3 years ago

Machine learning for crystal identification and discovery.

Matthew Spellings, Sharon C Glotzer

As computers get faster, researchers -- not hardware or algorithms -- become the bottleneck in scientific discovery. Computational study of colloidal self-assembly is one area that is keenly affected: even after computers generate massive amounts of raw data, performing an exhaustive search to determine what (if any) ordered structures occur in a large parameter space of many simulations can be excruciating. We demonstrate how machine learning can be applied to discover interesting areas of parameter space in colloidal self assembly. We create numerical fingerprints -- inspired by bond orientational order diagrams -- of structures found in self-assembly studies and use these descriptors to both find interesting regions in a phase diagram and identify characteristic local environments in simulations in an automated manner for simple and complex crystal structures. Utilizing these methods allows analysis methods to keep up with the data generation ability of modern high-throughput computing environments.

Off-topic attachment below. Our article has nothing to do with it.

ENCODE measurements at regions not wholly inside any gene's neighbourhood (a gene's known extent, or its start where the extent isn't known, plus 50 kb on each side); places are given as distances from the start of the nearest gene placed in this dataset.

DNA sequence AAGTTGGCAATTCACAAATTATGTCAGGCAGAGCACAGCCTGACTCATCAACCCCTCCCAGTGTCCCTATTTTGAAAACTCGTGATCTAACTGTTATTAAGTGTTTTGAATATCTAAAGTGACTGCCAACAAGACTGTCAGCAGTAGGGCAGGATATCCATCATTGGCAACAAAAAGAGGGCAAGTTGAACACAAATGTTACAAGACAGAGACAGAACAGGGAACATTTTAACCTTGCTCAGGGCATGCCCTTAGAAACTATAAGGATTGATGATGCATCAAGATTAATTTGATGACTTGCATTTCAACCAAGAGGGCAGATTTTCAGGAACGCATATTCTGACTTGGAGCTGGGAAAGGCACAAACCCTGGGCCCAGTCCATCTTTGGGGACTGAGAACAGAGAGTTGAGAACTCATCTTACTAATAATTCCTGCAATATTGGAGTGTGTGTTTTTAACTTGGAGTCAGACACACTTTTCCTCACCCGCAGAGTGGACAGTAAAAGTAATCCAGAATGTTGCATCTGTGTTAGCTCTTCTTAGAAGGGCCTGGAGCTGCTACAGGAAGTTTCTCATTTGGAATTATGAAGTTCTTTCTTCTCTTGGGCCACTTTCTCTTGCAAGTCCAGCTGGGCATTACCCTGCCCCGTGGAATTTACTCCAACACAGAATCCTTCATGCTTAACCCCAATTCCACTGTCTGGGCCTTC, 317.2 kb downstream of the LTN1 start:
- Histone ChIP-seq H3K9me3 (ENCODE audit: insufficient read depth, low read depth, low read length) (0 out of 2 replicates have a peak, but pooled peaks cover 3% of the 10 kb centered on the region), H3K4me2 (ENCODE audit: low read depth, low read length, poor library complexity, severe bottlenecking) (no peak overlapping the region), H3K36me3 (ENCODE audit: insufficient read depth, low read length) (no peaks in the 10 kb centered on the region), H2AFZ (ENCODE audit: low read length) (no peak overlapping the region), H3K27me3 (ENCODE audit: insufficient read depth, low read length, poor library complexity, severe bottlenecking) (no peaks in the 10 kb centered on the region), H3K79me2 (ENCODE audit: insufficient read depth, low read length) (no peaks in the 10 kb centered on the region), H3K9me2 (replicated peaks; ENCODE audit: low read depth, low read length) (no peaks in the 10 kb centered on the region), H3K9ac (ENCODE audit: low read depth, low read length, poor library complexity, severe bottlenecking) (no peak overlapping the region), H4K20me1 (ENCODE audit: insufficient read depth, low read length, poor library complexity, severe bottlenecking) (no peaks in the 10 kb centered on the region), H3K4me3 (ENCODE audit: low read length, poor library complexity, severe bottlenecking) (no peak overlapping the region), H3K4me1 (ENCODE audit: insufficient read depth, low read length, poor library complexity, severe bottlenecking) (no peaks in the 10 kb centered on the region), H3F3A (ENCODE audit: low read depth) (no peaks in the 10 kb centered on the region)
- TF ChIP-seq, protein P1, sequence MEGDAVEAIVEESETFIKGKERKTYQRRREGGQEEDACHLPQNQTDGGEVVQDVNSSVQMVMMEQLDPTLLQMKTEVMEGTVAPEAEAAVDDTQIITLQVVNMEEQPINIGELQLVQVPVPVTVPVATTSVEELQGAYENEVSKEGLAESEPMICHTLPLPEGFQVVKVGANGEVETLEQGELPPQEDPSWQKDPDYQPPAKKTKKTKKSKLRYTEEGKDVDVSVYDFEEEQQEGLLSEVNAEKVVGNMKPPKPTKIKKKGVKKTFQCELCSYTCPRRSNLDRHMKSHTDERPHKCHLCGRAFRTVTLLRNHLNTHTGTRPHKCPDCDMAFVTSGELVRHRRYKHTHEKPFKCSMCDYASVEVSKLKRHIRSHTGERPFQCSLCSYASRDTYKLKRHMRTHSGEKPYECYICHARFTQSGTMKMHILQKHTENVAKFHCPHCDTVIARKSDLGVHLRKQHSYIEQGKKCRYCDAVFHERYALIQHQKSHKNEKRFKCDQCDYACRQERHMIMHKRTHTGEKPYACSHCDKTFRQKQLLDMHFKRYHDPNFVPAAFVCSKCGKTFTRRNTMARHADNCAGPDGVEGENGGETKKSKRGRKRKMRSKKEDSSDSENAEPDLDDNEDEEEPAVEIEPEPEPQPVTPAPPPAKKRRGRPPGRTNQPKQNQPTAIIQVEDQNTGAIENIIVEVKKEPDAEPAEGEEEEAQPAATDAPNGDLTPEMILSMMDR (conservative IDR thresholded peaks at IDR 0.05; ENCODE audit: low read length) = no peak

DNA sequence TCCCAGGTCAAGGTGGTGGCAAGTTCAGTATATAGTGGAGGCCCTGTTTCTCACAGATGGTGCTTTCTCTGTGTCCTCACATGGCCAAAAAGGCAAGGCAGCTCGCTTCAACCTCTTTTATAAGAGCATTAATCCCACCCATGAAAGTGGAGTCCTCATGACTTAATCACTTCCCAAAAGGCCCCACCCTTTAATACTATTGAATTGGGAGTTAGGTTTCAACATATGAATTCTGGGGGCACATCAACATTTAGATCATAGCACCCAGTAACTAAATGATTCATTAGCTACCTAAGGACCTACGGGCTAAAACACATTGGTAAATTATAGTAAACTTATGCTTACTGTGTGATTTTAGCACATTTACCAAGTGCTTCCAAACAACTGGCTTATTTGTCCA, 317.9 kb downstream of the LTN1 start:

Publisher URL: http://arxiv.org/abs/1710.09861

DOI: arXiv:1710.09861v1

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